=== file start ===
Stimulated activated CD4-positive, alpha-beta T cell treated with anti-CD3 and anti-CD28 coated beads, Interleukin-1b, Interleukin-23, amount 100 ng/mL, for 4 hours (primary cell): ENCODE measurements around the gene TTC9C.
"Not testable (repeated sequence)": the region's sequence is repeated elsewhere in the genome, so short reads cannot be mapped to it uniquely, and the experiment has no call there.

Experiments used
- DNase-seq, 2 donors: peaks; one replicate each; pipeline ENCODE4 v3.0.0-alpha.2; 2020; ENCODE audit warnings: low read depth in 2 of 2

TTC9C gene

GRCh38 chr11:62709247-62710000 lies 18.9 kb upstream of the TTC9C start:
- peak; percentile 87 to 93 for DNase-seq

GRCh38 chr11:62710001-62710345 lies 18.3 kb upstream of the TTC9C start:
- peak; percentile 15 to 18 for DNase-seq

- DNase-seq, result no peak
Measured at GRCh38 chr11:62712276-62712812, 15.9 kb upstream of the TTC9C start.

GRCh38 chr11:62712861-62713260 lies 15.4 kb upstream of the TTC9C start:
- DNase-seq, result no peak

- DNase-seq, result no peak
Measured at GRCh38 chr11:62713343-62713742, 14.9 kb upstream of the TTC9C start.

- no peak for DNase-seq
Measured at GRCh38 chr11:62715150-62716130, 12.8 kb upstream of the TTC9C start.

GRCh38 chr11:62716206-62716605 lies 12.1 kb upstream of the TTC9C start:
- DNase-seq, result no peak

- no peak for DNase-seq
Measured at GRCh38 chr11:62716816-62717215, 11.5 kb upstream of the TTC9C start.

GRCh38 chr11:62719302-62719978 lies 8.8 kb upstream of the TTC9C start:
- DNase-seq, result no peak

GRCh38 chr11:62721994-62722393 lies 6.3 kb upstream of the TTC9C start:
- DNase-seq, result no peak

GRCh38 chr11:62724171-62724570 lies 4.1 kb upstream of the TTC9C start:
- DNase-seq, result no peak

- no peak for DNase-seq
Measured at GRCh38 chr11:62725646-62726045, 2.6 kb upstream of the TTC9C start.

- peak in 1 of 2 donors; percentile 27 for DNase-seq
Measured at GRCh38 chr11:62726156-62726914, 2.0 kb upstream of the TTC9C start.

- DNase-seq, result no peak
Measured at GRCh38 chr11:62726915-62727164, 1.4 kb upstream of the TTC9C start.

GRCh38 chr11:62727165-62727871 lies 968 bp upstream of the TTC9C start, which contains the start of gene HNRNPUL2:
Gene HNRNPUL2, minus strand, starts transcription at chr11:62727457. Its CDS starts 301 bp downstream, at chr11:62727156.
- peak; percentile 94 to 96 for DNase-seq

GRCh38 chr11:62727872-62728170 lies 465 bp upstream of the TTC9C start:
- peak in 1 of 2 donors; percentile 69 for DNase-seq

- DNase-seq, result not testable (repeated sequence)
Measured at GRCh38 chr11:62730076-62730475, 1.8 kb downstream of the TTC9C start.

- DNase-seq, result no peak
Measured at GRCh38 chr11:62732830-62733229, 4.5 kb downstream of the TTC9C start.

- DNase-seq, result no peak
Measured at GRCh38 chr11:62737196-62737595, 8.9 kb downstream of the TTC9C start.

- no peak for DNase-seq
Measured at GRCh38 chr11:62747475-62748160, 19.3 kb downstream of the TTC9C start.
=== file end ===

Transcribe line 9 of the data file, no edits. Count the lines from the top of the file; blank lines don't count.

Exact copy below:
- peak; percentile 15 to 18 for DNase-seq